The British Empire Library

The Prince who beat the Empire

by Moin Mir

Book Review by kind permission of Chowkidar, the journal of the British Association for Cemeteries in South Asia
The subtitle of this engaging book is 'How an Indian ruler took on the might of the East India Company' which is a more accurate description of how the Nawab of Surat, Mir Jafar Ali Khan restored the family fortunes which had been taken by the Company. The story starts slowly, discursively, with probably too much background material. But it builds to an exciting conclusion that will have the reader cheering along with the British MPs when Jafar, as he is called here, won his case in Parliament against the Company. The port of Surat had risen to prominence during the Mughal period, attracting traders from all over India and abroad, including the Dutch, the Portuguese and the British. Parsi and Jewish merchants were welcomed, with their fire-temples and synagogues and Sufi shrines were popular places of pilgrimage too. Charles II had acquired a number of small islands to the south at Bombay, which he sold to the East India Company in 1668. It was the development of Bombay which led to the decrease in Surat's trade and importance. Almost inevitably Surat and its Castle fell into the Company's hands and by 1800 it had effectively bought off the ruling Nawab Nasir-ud-din Khan. The Nawab was forced to agree that 'the whole civil and military government of the city shall be vested for ever and entirely and exclusively with the English Company'. In exchange the Company agreed to pay the Nawab and his heirs a pension of a lakh of rupees (£10,000) annually as well as a proportion of the annual land revenue (£5,000). Jonathan Duncan, acting as agent for Richard Wellesley, the governor general, assured Nasir-ud-din that the Company would support his heirs 'in perpetuity' and so the treaty was signed.

The Nawab's heir, Afeal-ud-din who succeeded his father in 1821 produced no sons, only a daughter, Bakhtiar-un-nissa. As was common practice in these cases, a boy from a good family was adopted as heir. This was Jafar who consolidated his position by marrying Bakhtiar and the couple had two daughters. On the death of Afzal-ud-din in 1842, the Company tried to wriggle out of its financial obligations by using the 'Doctrine of Lapse' which allowed it to seize petty kingdoms like Surat and Jhansi where there was no male heir. The annual pension was stopped and the bulk of the properties and estates owned by Jafar and his wife were seized. After dignified but fruitless protestations to the governor general, Jafar decided to travel to England and lay his case before the Directors of the East India Company in Leadenhall Street, in person. It was not unprecedented. Indians seeking redress for real or perceived wrongs had made journeys to London before, including the Nawab Iqbal-ud-daula, from Lucknow who felt he had been unjustly deprived of the throne of Awadh.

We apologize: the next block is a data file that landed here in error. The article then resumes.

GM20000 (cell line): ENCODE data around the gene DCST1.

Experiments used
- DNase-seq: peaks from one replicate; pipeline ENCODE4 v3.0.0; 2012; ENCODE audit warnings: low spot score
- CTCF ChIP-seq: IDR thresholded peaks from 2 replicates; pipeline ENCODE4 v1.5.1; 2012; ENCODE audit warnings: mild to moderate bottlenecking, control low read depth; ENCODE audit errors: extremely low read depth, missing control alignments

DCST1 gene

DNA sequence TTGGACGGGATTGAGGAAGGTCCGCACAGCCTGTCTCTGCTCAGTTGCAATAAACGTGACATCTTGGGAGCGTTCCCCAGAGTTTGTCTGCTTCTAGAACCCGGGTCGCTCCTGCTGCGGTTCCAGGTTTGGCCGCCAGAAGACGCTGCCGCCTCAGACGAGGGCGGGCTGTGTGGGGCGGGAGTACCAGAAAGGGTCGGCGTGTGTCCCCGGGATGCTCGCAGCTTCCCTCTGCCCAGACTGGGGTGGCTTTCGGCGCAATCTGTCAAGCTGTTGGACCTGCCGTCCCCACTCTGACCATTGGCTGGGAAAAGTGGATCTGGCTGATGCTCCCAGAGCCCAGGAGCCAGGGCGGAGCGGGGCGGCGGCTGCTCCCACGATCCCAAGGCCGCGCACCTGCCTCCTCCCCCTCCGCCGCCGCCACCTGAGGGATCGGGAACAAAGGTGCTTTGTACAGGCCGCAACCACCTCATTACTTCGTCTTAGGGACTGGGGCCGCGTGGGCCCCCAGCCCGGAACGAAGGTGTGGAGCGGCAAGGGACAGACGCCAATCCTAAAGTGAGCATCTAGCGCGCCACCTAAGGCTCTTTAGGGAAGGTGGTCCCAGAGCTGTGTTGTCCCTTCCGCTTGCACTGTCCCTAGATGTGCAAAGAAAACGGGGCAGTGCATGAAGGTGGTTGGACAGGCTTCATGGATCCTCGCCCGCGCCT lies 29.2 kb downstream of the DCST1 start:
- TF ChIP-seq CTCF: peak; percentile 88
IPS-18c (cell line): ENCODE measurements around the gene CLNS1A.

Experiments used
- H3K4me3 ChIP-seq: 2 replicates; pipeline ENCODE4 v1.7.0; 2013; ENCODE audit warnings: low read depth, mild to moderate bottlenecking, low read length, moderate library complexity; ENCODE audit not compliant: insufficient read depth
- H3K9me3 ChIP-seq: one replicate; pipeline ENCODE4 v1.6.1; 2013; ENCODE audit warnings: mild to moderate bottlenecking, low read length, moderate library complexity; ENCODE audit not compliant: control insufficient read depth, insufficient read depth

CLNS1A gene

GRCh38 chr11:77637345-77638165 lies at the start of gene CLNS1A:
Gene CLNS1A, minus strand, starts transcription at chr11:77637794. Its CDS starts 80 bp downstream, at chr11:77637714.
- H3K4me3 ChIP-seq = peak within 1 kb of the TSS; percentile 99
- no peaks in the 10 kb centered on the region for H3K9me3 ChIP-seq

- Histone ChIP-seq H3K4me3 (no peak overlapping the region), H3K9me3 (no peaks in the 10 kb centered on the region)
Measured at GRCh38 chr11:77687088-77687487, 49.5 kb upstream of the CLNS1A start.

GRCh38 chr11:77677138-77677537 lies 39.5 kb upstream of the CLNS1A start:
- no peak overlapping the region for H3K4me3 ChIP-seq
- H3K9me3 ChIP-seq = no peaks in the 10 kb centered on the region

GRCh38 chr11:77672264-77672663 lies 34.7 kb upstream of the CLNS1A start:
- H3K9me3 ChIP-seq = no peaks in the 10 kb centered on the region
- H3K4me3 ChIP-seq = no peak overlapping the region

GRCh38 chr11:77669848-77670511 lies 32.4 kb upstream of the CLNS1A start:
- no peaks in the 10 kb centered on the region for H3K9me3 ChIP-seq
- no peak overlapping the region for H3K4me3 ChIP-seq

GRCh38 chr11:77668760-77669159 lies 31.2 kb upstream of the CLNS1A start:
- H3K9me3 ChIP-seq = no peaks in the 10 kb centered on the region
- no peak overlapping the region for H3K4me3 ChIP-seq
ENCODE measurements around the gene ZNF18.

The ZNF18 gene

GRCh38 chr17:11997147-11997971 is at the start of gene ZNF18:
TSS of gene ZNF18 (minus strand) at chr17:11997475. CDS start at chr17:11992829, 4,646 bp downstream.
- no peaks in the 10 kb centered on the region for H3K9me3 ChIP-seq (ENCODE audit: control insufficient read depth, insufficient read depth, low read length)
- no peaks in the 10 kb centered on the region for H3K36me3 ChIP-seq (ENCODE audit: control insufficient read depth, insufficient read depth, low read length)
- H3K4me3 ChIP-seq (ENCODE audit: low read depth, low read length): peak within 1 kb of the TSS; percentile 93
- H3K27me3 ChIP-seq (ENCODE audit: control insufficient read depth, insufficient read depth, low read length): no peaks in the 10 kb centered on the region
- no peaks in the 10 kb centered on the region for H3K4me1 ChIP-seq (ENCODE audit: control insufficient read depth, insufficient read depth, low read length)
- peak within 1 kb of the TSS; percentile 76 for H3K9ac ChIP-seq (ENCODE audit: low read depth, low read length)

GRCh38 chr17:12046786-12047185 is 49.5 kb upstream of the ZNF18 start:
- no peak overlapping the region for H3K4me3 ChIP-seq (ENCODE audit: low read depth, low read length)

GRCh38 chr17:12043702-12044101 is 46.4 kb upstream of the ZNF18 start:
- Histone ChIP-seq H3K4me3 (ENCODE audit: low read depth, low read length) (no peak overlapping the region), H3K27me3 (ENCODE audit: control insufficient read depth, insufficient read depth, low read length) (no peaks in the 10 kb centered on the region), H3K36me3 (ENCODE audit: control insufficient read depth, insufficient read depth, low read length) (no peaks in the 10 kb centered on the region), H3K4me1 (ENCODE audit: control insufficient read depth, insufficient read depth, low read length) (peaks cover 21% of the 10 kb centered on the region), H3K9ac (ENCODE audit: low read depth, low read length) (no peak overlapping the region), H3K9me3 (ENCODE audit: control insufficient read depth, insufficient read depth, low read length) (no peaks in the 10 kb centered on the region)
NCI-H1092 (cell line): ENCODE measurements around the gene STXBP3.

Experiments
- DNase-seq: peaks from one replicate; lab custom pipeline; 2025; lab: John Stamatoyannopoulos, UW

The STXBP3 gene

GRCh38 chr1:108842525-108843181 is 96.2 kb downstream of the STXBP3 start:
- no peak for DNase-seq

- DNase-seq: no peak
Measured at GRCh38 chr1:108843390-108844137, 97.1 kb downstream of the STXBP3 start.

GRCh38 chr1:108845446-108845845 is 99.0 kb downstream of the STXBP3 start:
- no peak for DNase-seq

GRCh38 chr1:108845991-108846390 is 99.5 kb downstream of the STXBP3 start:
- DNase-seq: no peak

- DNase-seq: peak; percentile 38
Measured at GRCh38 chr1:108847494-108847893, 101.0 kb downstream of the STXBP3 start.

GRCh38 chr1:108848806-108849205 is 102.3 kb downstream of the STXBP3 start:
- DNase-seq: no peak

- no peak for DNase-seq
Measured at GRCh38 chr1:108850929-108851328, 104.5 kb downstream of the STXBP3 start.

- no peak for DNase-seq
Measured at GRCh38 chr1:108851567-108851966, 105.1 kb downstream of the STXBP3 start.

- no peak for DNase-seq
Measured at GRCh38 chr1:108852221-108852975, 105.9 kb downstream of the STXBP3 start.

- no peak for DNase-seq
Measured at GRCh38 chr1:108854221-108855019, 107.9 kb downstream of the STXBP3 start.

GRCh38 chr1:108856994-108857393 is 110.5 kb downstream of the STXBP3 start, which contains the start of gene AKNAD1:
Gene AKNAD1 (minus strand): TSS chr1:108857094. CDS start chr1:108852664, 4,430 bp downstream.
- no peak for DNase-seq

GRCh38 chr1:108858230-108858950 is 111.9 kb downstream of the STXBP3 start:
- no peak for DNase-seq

Jafar's first visit in 1844 is well documented by his interpreter Lutfullah, who was later to write his account of the time spent in London. Jafar's party, including Lutfullah, his two secretaries and his physician, took lodgings in Sloane Street. The case for restoring the pension and the estates was dismissed by the Company who refused to discuss its decision. Frustrated, Jafar returned to Swat only to see his wife die of tuberculosis, leaving his two little girls motherless. Lord Dalhousie's aggressive forward policy as governor general and a paltry offer from the Company to restore only half the estates with a small pension impelled Jafar to England again. His father, Sarfarez, mortgaged his own property and borrowed money to support his son while abroad. This time a powerful brace of liberal MPs, Sir Richard Bethell and Sir Fitzroy Kelly were on hand to help and advise Jafar who returned to London in December 1853 and who was to stay for another four years. The story of his eventual success in Parliament is well told. It was undoubtedly in the interests of Bethell and Kelly to have a stick with which to beat the Company and they were not alone in their condemnation of the monolith that it had become. Jafar was the perfect figurehead for their fight - articulate, handsome and with an unimpeachable cause. There is much of interest in this book, written by a relative of the Surat family. The publicity machine surrounding Jafar which orchestrated his appearances at the Opera House, Ascot, the Royal Society of Arts and Hyde Park, among others, is fascinating, as is his tender relationship with the English actress Mary Jane Flood, who did her best to integrate into Indian life as Jafar's unofficial wife. Recommended.

British Empire Book
Moin Mir
First Published
Amberley Publishing,
Review Originally Published
Autumn 2018 in Journal of the British Association for Cemeteries in South Asia


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